In a letter from representatives of the leaseholder, the owners are asked to remove its branding from the front of the building which was erected ‘without the permission or authority from our client to do so.’
Owner Adrian Jones told BigHospitality that the situation is a ‘storm in a coffee cup’ and that the sign had an instant impact.
“I was on holiday last year and I’d had a bottle of wine, and I text my maintenance man to put a sign up saying ‘Fuckoffee’, and I didn’t have any internet, so when I got back it had all gone wild,” he said.
“When we originally did the sign sales went up instantly by 20 per cent, so it was good for business. We were in talks with Gordon Ramsay to roll the brand out, but we looked into it and didn’t think we’d legally be able to do it.”
Having spoken to his solicitor, Jones plans to take the sign down today and put a new one up tomorrow (Friday 23 October).
All publicity is good publicity
Tristan Duncan, partner and head of the dispute resolution team at commercial and private law firm MLP Law, told BigHospitality that companies need to be wary of using offensive words in their names.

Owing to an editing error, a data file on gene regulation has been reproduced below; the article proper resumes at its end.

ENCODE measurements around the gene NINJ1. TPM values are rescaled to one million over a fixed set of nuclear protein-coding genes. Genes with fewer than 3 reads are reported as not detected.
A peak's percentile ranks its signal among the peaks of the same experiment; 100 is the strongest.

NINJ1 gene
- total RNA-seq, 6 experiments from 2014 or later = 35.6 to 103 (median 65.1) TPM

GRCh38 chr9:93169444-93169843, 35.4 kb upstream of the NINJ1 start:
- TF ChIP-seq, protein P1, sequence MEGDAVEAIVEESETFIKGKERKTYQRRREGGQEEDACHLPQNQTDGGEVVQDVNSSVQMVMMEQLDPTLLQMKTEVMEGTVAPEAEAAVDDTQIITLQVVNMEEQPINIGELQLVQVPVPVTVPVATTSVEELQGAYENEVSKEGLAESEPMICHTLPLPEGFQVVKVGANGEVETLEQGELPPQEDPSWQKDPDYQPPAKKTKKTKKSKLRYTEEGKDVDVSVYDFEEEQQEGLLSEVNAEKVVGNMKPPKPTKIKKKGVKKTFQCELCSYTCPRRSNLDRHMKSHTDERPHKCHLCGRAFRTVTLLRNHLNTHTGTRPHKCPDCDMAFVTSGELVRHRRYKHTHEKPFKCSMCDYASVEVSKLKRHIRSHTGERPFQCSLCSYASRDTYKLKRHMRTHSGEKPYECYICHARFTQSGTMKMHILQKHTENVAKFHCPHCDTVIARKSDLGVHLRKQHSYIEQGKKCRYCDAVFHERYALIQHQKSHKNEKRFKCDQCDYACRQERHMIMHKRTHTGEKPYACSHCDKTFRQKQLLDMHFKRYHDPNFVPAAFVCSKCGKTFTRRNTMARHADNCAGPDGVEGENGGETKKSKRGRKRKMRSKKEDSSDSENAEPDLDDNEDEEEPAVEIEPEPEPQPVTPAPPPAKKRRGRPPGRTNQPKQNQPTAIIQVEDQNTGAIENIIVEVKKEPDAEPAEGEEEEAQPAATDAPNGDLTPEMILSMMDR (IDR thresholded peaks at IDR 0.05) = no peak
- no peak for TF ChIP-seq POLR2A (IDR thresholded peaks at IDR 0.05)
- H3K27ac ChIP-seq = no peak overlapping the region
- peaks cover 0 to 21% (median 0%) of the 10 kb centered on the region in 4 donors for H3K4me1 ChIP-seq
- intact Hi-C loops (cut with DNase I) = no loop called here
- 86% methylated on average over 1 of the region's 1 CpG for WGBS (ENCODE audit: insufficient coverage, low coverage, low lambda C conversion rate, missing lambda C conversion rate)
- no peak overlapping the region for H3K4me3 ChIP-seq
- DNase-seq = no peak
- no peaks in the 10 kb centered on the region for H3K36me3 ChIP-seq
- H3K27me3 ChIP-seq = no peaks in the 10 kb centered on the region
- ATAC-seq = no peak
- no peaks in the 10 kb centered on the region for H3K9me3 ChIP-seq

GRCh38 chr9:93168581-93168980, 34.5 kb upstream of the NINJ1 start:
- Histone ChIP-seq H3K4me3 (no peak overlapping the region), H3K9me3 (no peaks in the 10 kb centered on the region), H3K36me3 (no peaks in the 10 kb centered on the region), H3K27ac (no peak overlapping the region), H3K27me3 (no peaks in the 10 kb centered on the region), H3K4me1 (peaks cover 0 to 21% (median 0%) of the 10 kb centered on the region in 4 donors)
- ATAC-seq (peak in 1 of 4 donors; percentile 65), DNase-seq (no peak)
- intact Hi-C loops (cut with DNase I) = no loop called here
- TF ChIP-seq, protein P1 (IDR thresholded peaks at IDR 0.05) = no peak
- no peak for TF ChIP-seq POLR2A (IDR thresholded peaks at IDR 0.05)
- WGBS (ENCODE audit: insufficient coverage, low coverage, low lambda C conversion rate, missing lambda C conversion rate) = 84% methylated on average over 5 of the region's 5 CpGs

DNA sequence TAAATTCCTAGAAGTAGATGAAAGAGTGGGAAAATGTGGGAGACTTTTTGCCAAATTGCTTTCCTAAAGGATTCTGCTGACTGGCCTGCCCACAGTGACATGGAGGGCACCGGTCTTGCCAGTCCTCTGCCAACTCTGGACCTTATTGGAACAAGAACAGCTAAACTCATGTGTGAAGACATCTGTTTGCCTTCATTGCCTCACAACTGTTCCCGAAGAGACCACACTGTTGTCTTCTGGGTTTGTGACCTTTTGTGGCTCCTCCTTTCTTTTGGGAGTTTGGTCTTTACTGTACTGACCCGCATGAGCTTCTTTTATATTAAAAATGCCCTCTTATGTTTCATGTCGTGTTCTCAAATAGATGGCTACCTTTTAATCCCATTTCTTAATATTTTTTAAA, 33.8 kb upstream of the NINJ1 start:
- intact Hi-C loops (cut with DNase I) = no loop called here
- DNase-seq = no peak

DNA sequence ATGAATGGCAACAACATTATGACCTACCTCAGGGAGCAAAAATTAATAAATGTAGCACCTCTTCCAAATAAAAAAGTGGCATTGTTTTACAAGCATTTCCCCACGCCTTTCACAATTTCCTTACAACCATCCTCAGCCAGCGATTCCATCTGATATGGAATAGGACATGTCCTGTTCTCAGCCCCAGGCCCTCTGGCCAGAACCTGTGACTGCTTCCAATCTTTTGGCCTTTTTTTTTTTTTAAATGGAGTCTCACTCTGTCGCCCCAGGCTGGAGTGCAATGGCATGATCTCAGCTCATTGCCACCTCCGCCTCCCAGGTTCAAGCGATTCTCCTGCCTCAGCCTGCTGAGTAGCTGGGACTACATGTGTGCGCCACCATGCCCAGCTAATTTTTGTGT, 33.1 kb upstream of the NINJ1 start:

“The use of a business name is regulated by Part 41 of the Companies Act 2006 and The Company and Business Names (Miscellaneous Provisions) Regulations 2009. This means that companies need to tread very carefully when using words that may cause offence,” he said.
“If the name really is a big part of the company brand, then perhaps they can come up with a creative alternative that is not offensive and not in use already – Forcoffee?”
Duncan had advice for other businesses that may find themselves in the same situation.
“I recommend a swift name change before any more expense on a brand that cannot be used is incurred.”
Since posting the letter on Twitter, Fuckoffee has seen an overwhelming response from people offering support.
While others can see the leaseholder's point:
And some people have offered their own suggestions: